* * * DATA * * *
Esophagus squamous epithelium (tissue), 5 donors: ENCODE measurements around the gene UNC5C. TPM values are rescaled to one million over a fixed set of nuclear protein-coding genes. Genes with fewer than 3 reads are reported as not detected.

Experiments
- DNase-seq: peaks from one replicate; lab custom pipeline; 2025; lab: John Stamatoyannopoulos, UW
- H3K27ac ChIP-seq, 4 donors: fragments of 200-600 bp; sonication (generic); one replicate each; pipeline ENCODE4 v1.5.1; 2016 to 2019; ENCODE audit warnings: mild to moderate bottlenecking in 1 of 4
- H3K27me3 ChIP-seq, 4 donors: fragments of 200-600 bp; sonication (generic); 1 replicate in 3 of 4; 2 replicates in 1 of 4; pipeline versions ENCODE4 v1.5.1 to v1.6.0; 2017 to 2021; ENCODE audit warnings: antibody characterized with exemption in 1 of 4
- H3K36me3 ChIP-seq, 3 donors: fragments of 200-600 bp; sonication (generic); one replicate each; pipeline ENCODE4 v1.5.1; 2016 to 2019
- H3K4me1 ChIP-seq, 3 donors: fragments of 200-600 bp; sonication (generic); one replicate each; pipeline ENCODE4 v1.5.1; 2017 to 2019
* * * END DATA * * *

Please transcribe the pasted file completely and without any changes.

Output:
Esophagus squamous epithelium (tissue), 5 donors: ENCODE measurements around the gene UNC5C. TPM values are rescaled to one million over a fixed set of nuclear protein-coding genes. Genes with fewer than 3 reads are reported as not detected.

Experiments
- DNase-seq: peaks from one replicate; lab custom pipeline; 2025; lab: John Stamatoyannopoulos, UW
- H3K27ac ChIP-seq, 4 donors: fragments of 200-600 bp; sonication (generic); one replicate each; pipeline ENCODE4 v1.5.1; 2016 to 2019; ENCODE audit warnings: mild to moderate bottlenecking in 1 of 4
- H3K27me3 ChIP-seq, 4 donors: fragments of 200-600 bp; sonication (generic); 1 replicate in 3 of 4; 2 replicates in 1 of 4; pipeline versions ENCODE4 v1.5.1 to v1.6.0; 2017 to 2021; ENCODE audit warnings: antibody characterized with exemption in 1 of 4
- H3K36me3 ChIP-seq, 3 donors: fragments of 200-600 bp; sonication (generic); one replicate each; pipeline ENCODE4 v1.5.1; 2016 to 2019
- H3K4me1 ChIP-seq, 3 donors: fragments of 200-600 bp; sonication (generic); one replicate each; pipeline ENCODE4 v1.5.1; 2017 to 2019